I shared this story several years ago with family and friends. I thought of it again as I vacuumed that highly-trafficked rug area last week. It’s due for a deep clean once more. I’d love to make an appointment with this company, just to have the chance to catch up with the carpet cleaning guy.
With as much traffic our floors and carpets get, I've often wondered if it would be wise to purchase a steam cleaner. During Ronan's de-robing phase a few weeks ago, I came to a conclusion that YES, we do need our own steam cleaner.
During that phase, I scrubbed Ronan's bedroom carpet daily. The cleaner I got his carpet, the dingier other carpeting in the house started to look. While trying to recall the last time we had them professionally cleaned, I remembered a conversation that the carpet cleaner guy and I had.
We were talking about our kids, the summer ahead, and fun family things to do in town. Halfway through the conversation, Ronan walked into the room where we were talking. Boy was he was a sight! Ronan had tried to put on a bathing suit over his shorts, two pair of swim goggles, and swim floaties--both of them on one arm.
The carpet cleaner guy stopped mid-sentence. Ronan, taking no notice of him, stood in front of him and then stared at me. Signing 'swim, water, boat', his way of saying that he wants to go to the pool, Ronan reached for my hand. I offered it to him but didn't leap into action. Tugging on my hand, Ronan looked puzzled. It would be at least another hour before the carpet cleaning crew was done. That, and because it was raining, had us staying home with no plans to go to the pool that day at all.
But Ronan didn't care.
He wanted to go swimming.
What followed wasn't pretty.
The carpet cleaner guy witnessed sadness, frustration, and the beginnings of a meltdown. I don't know if it broke his heart, but it broke mine. Since it was such an emotional moment, I wrote some thoughts down after the guy left and after I'd successfully redirected Ronan.
Cat - 1, Carpet Cleaner Dude - 0
The guy had zero knowledge of vaccine injury. Or, maybe he was just clueless. Maybe that's a good thing. He and his wife homeschool their kids, and come to find out, lots of their homeschooling friends do not vaccinate. Maybe their friends' influence helped. He and I each have five children in the same age range. It was interesting to share what I knew. It was insightful for him to see how we lived. It was very interesting watching him watch Ronan. The carpet cleaner dude could easily see the difficulties and the non-verbal struggles. He saw that clearly.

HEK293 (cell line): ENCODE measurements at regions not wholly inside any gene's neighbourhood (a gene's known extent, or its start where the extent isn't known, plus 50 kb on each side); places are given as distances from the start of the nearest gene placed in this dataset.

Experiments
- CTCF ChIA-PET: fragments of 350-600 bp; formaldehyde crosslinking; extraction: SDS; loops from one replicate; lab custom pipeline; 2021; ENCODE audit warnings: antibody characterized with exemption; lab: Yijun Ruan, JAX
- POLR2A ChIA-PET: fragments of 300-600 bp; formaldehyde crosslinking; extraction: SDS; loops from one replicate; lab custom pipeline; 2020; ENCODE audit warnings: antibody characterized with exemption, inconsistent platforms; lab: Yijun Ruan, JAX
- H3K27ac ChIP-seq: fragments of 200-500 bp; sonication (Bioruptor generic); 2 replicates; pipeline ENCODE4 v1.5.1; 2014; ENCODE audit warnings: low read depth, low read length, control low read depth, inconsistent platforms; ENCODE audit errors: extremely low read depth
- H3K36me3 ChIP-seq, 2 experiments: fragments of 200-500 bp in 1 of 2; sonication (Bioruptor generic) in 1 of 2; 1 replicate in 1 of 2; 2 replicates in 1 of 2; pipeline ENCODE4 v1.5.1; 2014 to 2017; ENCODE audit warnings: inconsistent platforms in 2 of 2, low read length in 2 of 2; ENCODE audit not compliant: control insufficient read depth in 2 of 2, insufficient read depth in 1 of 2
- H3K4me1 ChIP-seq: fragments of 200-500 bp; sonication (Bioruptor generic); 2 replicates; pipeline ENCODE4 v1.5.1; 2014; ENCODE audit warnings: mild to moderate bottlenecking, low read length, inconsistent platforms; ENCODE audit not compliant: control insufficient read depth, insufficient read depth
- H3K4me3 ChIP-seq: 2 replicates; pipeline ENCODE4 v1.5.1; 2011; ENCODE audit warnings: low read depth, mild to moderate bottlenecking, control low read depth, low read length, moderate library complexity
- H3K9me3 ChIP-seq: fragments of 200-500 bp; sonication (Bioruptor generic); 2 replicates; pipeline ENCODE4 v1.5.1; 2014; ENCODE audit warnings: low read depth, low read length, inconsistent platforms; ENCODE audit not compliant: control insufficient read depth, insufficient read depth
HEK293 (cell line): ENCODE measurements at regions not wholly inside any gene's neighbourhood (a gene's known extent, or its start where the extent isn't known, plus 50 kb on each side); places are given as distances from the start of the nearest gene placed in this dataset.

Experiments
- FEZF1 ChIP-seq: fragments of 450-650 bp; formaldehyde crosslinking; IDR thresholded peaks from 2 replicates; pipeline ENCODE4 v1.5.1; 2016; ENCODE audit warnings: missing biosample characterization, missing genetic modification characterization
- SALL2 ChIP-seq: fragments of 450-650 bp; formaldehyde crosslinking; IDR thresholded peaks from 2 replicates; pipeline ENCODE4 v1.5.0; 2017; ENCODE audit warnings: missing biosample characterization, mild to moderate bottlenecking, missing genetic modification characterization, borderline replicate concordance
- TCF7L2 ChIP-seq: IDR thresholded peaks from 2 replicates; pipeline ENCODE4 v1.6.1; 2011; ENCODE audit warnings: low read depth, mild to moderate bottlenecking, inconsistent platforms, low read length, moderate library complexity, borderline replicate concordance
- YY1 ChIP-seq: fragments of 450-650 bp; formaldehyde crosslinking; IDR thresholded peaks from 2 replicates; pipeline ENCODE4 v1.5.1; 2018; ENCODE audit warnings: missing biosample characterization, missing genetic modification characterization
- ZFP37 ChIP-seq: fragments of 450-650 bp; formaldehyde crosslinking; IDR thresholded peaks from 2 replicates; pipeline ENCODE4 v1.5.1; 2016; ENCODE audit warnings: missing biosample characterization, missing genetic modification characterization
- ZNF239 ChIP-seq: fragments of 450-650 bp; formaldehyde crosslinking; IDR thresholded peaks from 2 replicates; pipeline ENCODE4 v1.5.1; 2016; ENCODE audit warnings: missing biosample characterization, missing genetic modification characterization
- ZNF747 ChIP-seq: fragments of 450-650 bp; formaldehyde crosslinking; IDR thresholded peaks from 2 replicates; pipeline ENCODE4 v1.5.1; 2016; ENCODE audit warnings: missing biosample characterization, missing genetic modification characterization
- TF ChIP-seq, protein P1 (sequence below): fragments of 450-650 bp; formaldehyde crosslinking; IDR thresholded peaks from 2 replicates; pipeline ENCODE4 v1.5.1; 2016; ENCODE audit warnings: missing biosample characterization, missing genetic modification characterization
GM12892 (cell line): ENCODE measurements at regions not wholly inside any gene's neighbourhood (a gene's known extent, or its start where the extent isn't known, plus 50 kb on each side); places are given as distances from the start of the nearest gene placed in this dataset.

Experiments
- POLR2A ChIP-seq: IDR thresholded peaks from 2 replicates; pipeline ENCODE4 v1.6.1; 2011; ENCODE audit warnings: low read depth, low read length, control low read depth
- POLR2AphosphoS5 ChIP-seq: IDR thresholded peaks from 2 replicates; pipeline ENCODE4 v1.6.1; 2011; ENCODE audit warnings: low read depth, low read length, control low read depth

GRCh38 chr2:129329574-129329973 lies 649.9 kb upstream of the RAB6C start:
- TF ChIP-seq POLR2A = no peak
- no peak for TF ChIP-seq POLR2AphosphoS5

But he knew that there was a great amount of beauty in my child, too.
Maybe this guy didn't have to play the Russian roulette/dodge the bullet with any of his five children. Maybe he vaccinated some and they walked away unscathed. He didn't share that with me. But, as I started to tell Ronan's story he was shocked, you know the cover-your-mouth-reaction shocked. His eyes got wider as I told him about what happened to Ronan--happy and healthy, then vaccines, then slower to develop, then the discovery of no immunity to the diseases despite the shots, then the seizures, and now special ed, and fighting, and praying, and hoping, and thinking, and forever advocating for all vaccine-injured kiddos everywhere.
While I could've talked longer, what I was telling him left him speechless.
Maybe he was just lucky. Maybe they were lucky. Either way, his kids have a chance to be typical, well-developed, and on target with their skills and with learning. They have a chance to be pain-free, to grow up to be active members of society. As they age, hopefully they’ll understand, sympathize, empathize and know to do something about the atrocities my children have suffered, seen and will possibly live with for their entire lives.
This 40-something guy stole glances at Ronan as I spoke and as I shared as much as I could during the time he spent in our home. As he listened, the carpet cleaner guy wasn't just a carpet cleaner guy anymore. He was a Dad, a Dad who listened to every word I said while we sat at my kitchen table. Hopefully Ronan's story cemented a thing or two in his mind, things I’ve shared with other parents, and things I’ll continue to share:
Always educate before you vaccinate.
Trust your instincts.
Protect your children.
You do not want to be on this side of a vaccine injury.
You just don’t.
Cat - 0, Carpet Cleaning Dude – 1
Cathy Jameson is a Contributing Editor for Age of Autism.